Polar Biology

, Volume 37, Issue 7, pp 967–980

Signals of resilience to ocean change: high thermal tolerance of early stage Antarctic sea urchins (Sterechinus neumayeri) reared under present-day and future pCO2 and temperature

Original Paper

DOI: 10.1007/s00300-014-1494-x

Cite this article as:
Kapsenberg, L. & Hofmann, G.E. Polar Biol (2014) 37: 967. doi:10.1007/s00300-014-1494-x


We tested the hypothesis that development of the Antarctic urchin Sterechinus neumayeri under future ocean conditions of warming and acidification would incur physiological costs, reducing the tolerance of a secondary stressor. The aim of this study is twofold: (1) quantify current austral spring temperature and pH near sea urchin habitat at Cape Evans in McMurdo Sound, Antarctica and (2) spawn S. neumayeri in the laboratory and raise early developmental stages (EDSs) under ambient (−0.7 °C; 400 µatm pCO2) and future (+2.6 °C; 650 and 1,000 µatm pCO2) ocean conditions and expose four EDSs (blastula, gastrula, prism, and 4-arm echinopluteus) to a one hour acute heat stress and assess survivorship. Results of field data from 2011 to 2012 show extremely stable inter-annual pH conditions ranging from 7.99 to 8.08, suggesting that future ocean acidification will drastically alter the pH-seascape for S. neumayeri. In the laboratory, S. neumayeri EDSs appear to be tolerant of temperatures and pCO2 levels above their current habitat conditions. EDSs survived acute heat exposures >20 °C above habitat temperatures of −1.9 °C. No pCO2 effect was observed for EDSs reared at −0.7 °C. When reared at +2.6 °C, small but significant pCO2 effects were observed at the blastula and prism stage, suggesting that multiple stressors are more detrimental than single stressors. While surprisingly tolerant overall, blastulae were the most sensitive stage to ocean warming and acidification. We conclude that S. neumayeri may be unexpectedly physiologically tolerant of future ocean conditions.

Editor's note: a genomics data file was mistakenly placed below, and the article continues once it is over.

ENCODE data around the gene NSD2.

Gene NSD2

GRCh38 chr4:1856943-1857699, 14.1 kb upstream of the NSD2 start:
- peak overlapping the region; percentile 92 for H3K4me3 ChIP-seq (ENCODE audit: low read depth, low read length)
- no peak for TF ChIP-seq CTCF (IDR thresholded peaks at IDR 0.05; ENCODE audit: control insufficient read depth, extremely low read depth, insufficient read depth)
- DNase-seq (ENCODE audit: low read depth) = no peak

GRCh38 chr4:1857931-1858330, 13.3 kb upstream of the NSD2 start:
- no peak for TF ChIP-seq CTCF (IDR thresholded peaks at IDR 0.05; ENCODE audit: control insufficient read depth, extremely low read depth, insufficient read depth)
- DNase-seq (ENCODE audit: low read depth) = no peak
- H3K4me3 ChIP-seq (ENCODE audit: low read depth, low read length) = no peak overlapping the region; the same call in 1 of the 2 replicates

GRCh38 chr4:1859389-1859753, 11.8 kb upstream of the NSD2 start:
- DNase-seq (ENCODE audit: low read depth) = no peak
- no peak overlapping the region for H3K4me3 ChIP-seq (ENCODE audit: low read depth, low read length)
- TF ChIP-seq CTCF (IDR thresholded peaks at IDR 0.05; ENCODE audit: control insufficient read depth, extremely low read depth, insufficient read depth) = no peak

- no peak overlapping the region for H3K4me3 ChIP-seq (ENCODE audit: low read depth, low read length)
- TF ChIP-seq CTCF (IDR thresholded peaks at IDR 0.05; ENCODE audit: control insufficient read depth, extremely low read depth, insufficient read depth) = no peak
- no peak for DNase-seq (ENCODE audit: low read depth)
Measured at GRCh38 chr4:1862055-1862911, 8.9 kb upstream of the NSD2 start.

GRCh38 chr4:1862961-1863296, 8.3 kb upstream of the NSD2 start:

Ocean acidification Development Thermal tolerance SeaFET Sterechinus neumayeri Antarctica 

Copyright information

© Springer-Verlag Berlin Heidelberg 2014

Authors and Affiliations

  1. 1.Department of Ecology Evolution and Marine BiologyUniversity of California Santa BarbaraSanta BarbaraUSA

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